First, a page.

Monday, January 16, 2012

Chester Stokesberry Painting Survives Hurricane Katrina

Sometimes we receive notes from folks from all over the country. Recently, I received a query from Michael Hyde, who had questions about Chester Stokesberry, an Irvington artist who dwelled at 352 Burgess Avenue. Mr. Stokesberry was a prolific artist who specialized in oils of natural scenes although he also painted portraits.

When Hurricane Katrina struck the Gulf Coast in 2005, Mr. Hyde reports that the storm struck a family member's home and the house went underwater as they lived twenty miles from the eye. Unfortunately, a painting by Chester Stokesberry titled "October" went under with the deluge. Thankfully, the family was able to save the painting.

The provenance of the painting is quite interesting. It appears to have been exhibited at a John Herron art show in 1955. Almost twenty years after its creation, the painting surfaced in a Michigan antique shop which is where Mr. Hyde's family found it in the early 1970s. After learning of the Vintage Irvington blog, he kindly took out his phone and snapped these two shots of the lovely painting. The images and stories are courtesy of Michael Hyde. You may learn more about the artist Chester Stokesberry by clicking on the family link below.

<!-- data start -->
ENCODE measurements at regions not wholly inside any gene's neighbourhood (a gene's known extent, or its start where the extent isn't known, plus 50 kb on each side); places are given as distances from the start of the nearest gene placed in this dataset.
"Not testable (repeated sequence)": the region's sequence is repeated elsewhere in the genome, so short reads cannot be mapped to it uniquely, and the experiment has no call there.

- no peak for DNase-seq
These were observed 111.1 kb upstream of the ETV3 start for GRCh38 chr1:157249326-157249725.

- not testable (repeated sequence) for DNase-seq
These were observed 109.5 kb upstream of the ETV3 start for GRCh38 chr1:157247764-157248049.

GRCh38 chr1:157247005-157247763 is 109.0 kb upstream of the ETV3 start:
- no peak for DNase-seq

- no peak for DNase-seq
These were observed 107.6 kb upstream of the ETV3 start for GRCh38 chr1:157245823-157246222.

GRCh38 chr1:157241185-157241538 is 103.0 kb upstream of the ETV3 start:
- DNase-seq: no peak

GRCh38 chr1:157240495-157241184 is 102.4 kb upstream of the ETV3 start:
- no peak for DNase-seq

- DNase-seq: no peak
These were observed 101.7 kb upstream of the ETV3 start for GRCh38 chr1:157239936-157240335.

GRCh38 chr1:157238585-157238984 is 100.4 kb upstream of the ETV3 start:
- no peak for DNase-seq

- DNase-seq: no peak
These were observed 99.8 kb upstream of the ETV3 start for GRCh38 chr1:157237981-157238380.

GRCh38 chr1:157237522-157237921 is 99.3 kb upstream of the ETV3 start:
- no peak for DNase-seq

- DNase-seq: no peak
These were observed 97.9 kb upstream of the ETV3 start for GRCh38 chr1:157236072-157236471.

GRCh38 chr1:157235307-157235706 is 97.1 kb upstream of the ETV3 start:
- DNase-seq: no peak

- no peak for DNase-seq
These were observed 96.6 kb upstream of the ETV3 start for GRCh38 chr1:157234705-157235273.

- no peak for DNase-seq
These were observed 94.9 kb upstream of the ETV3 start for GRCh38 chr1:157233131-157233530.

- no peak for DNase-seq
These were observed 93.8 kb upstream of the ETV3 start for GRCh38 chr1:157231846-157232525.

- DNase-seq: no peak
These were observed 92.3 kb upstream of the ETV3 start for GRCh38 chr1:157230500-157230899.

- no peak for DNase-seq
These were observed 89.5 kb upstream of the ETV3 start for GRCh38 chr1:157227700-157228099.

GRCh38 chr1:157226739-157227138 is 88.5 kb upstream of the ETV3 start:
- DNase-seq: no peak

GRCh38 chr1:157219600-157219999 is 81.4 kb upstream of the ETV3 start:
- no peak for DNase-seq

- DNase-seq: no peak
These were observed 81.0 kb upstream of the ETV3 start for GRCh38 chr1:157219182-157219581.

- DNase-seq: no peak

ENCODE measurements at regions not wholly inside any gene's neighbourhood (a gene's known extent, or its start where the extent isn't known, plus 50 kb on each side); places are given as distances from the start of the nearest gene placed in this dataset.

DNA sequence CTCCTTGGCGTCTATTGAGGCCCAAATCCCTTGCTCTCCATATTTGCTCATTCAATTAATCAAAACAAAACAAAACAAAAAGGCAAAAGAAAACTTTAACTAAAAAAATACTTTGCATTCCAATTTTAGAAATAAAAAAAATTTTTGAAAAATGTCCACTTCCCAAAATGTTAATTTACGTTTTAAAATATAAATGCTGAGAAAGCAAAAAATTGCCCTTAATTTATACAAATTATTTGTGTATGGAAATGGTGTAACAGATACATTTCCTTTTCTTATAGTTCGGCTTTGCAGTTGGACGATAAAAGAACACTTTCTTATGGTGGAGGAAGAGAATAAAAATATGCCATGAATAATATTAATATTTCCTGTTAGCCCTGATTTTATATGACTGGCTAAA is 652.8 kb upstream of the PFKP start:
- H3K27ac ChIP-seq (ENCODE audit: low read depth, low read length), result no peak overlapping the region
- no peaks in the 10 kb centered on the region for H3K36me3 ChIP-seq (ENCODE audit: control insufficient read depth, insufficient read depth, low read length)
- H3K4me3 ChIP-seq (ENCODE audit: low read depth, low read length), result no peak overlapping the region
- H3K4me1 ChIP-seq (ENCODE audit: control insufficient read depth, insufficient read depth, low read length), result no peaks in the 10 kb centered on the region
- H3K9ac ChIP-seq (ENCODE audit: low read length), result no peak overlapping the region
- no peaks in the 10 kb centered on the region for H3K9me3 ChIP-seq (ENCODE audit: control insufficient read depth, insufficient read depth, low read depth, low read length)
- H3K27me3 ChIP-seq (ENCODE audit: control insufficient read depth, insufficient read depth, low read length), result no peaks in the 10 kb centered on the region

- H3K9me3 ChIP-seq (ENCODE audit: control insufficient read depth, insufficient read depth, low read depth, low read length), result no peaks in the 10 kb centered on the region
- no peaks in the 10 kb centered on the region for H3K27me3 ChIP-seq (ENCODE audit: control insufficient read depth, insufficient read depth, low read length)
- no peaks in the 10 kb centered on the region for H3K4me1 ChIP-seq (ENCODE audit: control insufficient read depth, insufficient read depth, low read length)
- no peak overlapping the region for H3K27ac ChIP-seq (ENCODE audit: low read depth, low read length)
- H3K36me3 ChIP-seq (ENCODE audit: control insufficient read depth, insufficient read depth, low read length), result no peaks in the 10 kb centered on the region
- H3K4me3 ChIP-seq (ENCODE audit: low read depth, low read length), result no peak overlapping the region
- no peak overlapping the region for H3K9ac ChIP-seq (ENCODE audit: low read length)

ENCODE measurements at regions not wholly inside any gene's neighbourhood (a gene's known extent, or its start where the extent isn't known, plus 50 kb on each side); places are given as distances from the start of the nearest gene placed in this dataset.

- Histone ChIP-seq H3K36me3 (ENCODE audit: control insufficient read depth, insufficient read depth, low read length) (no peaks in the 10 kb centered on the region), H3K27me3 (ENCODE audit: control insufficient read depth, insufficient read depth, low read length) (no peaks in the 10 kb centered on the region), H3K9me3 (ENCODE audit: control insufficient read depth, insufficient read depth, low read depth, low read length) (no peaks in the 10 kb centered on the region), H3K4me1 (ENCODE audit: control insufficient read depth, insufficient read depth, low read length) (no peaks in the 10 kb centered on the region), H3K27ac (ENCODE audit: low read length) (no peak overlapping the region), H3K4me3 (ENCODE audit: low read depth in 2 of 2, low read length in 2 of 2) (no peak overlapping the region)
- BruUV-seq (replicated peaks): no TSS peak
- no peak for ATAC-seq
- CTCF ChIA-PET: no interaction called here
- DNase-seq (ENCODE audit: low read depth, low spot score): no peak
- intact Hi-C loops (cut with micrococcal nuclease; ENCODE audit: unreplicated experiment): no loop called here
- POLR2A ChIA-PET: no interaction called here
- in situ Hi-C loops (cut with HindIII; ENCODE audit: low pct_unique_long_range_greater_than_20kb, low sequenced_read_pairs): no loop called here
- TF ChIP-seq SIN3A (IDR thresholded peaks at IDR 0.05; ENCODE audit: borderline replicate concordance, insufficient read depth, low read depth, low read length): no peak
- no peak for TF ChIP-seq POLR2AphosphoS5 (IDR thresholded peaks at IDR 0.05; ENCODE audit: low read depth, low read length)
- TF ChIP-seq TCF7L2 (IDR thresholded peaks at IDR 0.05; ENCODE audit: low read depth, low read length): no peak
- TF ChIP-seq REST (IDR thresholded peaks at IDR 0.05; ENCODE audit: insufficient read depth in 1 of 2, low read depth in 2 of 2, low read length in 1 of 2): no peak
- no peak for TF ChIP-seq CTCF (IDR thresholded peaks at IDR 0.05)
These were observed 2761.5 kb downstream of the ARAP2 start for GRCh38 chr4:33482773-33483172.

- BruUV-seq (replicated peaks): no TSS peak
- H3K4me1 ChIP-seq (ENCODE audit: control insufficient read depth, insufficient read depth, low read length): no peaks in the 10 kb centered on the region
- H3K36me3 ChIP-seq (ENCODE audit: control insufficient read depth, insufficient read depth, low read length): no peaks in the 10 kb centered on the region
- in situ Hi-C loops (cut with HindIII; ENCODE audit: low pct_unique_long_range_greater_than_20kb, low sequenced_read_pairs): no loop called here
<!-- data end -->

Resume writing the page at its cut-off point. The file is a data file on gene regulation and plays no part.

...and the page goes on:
1 comment:

  1. How are we looking at the paintings of Mark Rothko these days?
    Is he old hat, replaced in America by more contemporary concerns? Looking at his minimal canvases and their enticing floating squares of subdued paint live at the MOMA recently, I had to stop to wonder whether he still communicates to a modern and younger audience., the site that sells good canvas prints to order from their database of digital images, has many Rothko prints. I ordered this one, Blue and grey,
    , that I have now hanging in my study. I can spend a long time looking at this elusive image that takes me to some other place not in this world.